A HUDDERSFIELD family doctor has been found guilty of serious professional misconduct.
Dr Dev Dutt, of Fartown Health Centre, was given the verdict and a reprimand from the General Medical Council over an issue relating to his own family passport application.
Trouble centred on a row over passports for his two daughters.
The GMC's Fitness To Practice Panel said it had found his actions "dishonest, misleading and unprofessional".
But it was told Dr Dutt had been suffering great problems due to an acrimonious divorce.
The panel heard he had even been sleeping in his car on occasions.
It was alleged he lied to the Passport Office when he applied for passports in his daughters' names, knowing they were included on his wife's passport.
When they arrived, he told officials he'd only received one - so they sent him another.
But when they asked for all three back, he claimed he didn't have them in his possession and couldn't get access to them.
Dr Dutt was questioned at Huddersfield police station over the matter in June last year. Dr Dutt's car was searched there and the three passports found in it.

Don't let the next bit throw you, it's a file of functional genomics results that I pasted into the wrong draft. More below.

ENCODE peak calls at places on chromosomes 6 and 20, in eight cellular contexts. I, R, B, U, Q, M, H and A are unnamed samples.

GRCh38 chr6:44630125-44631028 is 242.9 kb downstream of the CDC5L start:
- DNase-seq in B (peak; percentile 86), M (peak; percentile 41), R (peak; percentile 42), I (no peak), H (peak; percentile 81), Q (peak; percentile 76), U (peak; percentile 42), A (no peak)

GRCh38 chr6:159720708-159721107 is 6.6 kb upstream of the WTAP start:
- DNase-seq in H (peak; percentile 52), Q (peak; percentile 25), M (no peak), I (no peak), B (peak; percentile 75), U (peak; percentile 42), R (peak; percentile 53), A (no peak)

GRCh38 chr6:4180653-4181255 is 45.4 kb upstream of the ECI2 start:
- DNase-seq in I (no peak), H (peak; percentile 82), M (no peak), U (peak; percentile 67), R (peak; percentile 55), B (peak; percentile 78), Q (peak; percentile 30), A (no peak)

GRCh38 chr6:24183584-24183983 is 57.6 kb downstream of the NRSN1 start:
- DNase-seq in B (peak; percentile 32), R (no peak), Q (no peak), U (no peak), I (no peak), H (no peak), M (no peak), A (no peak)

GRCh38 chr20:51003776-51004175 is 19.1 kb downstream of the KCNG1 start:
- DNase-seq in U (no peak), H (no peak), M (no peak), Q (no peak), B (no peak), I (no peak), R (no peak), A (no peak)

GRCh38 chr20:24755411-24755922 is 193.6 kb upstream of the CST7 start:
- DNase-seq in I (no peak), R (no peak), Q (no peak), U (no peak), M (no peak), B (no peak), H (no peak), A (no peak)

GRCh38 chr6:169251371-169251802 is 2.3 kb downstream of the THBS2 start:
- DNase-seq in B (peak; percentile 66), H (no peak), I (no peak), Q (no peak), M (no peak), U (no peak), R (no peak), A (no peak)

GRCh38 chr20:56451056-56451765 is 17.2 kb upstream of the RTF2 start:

Dr Dutt and several witnesses gave evidence at a three-day hearing in Manchester.
He claimed the applications were made on his behalf by a retired solicitor and friend.
A report from the panel said: "The panel has noted that at the time of these events you were suffering extreme domestic difficulties and were in the course of acrimonious divorce proceedings and were also a party to other domestic legal proceedings.
"They have noted that following the issue of a court order, you were required to move out of the family home in March, 2003, and were staying with friends, in hotels and on occasions, in your car."
Dr Dutt had no previous disciplinary hearings against him.
Witnesses said he was dedicated to his profession and held in high regard by patients, colleagues and friends.
But the panel told him: "Your conduct has fallen short of the standards of behaviour expected of a registered medical practitioner.
"The panel has therefore judged you to have been guilty of serious professional misconduct."
Panel members agreed to issue a reprimand, adding: "Your actions did not relate to your clinical work or cause direct or indirect patient harm."